- Associated Press - Wednesday, August 19, 2015
McConnell: Tobacco should not be excluded from trade pact

SHELBYVILLE, Ky. (AP) - U.S. Senate Majority Leader Mitch McConnell signaled Tuesday that the inclusion of anti-tobacco language in a Pacific Rim trade deal being negotiated could influence his stance on a potential agreement covering nearly 40 percent of the global economy.

The Kentucky Republican also said climate change should not surface as an issue in the trade talks involving a dozen nations.

As the Senate’s top-ranking leader, McConnell will wield considerable influence when a trade deal comes up for a Senate vote.

In a rare show of teamwork, McConnell recently sided with President Barack Obama to give the president greater authority to negotiate trade deals. The bill gives Congress the right to approve or reject trade agreements but not change them.

McConnell is a free-trade advocate, but indicated that how tobacco and coal are treated would be factors in weighing a trade deal.

“I’ve said to the trade negotiator that carve-outs for commodities that the administration doesn’t like are a bad idea,” McConnell said Tuesday after a speech in Shelbyville. “And I hope they won’t do that. I’ve also expressed my opposition to try to turn the trade deal into some kind of climate change agenda, given the depression we have in the coalfields. So we’ll see what the final deal looks like. I hope it’s one I can support.”

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Study: Kentucky’s Medicaid population centered in east

FRANKFORT, Ky. (AP) - A new review by a nonprofit health organization shows that the largest share of Kentucky’s Medicaid population lives in the impoverished eastern portion of the state.

The Foundation for a Healthy Kentucky has embarked on a three-year study of how the federal Affordable Care Act is affecting Kentucky. The group released its first report on Tuesday. About a quarter of the state’s population is now on Medicaid after the state decided to expand the program’s eligibility requirements.

Eastern Kentucky accounts for 32 percent of the Medicaid recipients while 25 percent live in western Kentucky. Nineteen percent live in Louisville, 16 percent live in Lexington and 8 percent live in northern Kentucky near Cincinnati.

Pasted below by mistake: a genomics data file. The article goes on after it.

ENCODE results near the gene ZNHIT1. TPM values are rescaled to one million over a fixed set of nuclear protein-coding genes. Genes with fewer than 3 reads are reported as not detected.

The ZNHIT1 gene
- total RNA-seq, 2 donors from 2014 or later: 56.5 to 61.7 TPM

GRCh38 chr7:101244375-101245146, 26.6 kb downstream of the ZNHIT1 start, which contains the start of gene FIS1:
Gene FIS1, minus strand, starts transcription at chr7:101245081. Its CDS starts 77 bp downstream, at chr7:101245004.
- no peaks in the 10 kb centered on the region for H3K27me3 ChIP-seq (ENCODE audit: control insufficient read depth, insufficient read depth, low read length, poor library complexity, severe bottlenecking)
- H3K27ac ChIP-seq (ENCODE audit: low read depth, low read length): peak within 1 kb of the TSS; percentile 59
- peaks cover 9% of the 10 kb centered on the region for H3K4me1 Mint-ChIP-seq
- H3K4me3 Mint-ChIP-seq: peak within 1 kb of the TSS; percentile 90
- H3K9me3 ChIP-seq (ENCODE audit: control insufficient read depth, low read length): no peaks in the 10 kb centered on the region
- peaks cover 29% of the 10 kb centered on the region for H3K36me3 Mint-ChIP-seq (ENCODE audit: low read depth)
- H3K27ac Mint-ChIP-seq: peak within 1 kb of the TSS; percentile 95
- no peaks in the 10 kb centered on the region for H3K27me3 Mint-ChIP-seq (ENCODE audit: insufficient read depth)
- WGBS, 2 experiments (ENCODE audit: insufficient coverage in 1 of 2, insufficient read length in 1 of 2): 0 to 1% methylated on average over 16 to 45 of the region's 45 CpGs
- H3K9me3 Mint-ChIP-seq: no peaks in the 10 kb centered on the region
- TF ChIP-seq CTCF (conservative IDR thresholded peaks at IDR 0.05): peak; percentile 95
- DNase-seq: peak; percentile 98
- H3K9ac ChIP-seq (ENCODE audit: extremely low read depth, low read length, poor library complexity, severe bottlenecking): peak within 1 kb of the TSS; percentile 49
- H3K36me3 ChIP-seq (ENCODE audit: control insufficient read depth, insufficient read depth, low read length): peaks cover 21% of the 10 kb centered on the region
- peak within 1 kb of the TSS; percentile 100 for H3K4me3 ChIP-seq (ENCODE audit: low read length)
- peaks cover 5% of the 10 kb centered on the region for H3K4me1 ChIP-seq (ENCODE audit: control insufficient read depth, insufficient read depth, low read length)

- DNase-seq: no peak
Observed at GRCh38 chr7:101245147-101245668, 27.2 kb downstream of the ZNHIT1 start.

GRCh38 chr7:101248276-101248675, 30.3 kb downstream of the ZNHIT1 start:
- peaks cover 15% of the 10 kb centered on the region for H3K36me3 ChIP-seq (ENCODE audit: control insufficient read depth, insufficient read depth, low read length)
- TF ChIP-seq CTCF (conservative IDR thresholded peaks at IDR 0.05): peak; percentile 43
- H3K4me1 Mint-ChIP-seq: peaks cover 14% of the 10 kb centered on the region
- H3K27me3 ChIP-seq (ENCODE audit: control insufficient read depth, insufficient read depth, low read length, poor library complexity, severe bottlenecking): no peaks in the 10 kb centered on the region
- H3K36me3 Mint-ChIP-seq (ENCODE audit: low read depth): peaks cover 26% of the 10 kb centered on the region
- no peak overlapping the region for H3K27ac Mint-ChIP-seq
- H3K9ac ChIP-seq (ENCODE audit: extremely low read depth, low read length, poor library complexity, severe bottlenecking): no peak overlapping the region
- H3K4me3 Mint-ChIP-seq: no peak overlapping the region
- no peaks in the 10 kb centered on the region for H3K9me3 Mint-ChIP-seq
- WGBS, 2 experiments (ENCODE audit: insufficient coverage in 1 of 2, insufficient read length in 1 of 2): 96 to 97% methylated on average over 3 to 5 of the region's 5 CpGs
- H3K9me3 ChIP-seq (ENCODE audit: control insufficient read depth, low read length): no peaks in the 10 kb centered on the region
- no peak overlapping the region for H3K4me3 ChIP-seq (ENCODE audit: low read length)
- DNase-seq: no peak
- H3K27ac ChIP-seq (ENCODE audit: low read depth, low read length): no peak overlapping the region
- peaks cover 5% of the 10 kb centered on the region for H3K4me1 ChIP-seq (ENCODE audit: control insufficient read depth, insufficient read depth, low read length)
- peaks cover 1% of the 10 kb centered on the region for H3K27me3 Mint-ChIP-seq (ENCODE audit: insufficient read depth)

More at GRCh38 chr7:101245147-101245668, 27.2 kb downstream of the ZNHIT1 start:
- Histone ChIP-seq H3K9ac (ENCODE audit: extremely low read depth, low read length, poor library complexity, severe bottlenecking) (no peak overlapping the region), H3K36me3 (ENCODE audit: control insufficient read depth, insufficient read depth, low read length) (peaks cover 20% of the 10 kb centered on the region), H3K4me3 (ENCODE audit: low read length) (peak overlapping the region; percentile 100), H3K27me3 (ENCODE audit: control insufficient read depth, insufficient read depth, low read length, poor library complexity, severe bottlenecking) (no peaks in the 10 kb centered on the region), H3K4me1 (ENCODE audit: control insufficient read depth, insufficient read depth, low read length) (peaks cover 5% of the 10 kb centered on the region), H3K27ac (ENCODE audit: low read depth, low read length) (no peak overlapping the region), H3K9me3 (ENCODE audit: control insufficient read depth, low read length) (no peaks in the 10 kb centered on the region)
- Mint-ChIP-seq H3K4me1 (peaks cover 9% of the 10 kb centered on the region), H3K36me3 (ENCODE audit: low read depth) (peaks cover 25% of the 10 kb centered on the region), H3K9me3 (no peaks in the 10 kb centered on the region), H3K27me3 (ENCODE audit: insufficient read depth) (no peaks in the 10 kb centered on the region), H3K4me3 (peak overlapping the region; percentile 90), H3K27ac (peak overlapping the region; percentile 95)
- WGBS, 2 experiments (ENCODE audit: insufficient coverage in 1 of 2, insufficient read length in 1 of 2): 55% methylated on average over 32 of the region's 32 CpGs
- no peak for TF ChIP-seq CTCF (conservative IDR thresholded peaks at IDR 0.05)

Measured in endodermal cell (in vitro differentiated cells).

Kentucky’s uninsured rate dropped 10.4 percentage points following the expansion, outpacing surrounding states and the national average.

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New Conway ad attacks Bevin over his taxes

FRANKFORT, Ky. (AP) - Democratic nominee for governor Jack Conway has aired his first attack ad of the 2015 election.

The ad began airing Tuesday on Kentucky cable and satellite markets across the state. It shows a clip of Republican nominee Matt Bevin saying he does not have a problem paying his taxes followed by a list of all the tax problems Bevin has had. The list includes failure to pay individual taxes along with taxes associated with the various companies he owns.

The ad ends with the line “you can’t trust him.”

Republican U.S. Sen. Mitch McConnell used some of the same accusations against Bevin during the 2014 Senate primary. Bevin has acknowledged his previous issues with taxes but has said those problems were caused by others and said he paid what he owed once he learned of the debt.

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Belafonte, Davis to receive Ali Humanitarian Awards

LOUISVILLE, Ky. (AP) - Singer and activist Harry Belafonte and Academy Award-winning actress Geena Davis will headline this year’s winners of Muhammad Ali Humanitarian Awards.

The awards are named after the former heavyweight boxing champion, who has focused on humanitarian causes since leaving the ring.

Ali is scheduled to attend the Sept. 19 ceremony in his hometown of Louisville, Kentucky.

Organizers said Tuesday that Belafonte will receive the Muhammad Ali Humanitarian Award for Lifetime Achievement for his contributions to civil rights.

Davis will receive the Muhammad Ali Humanitarian of the Year Award for her efforts to promote gender equality.

Olympic Gold Medal swimmer Janet Evans will emcee the event.

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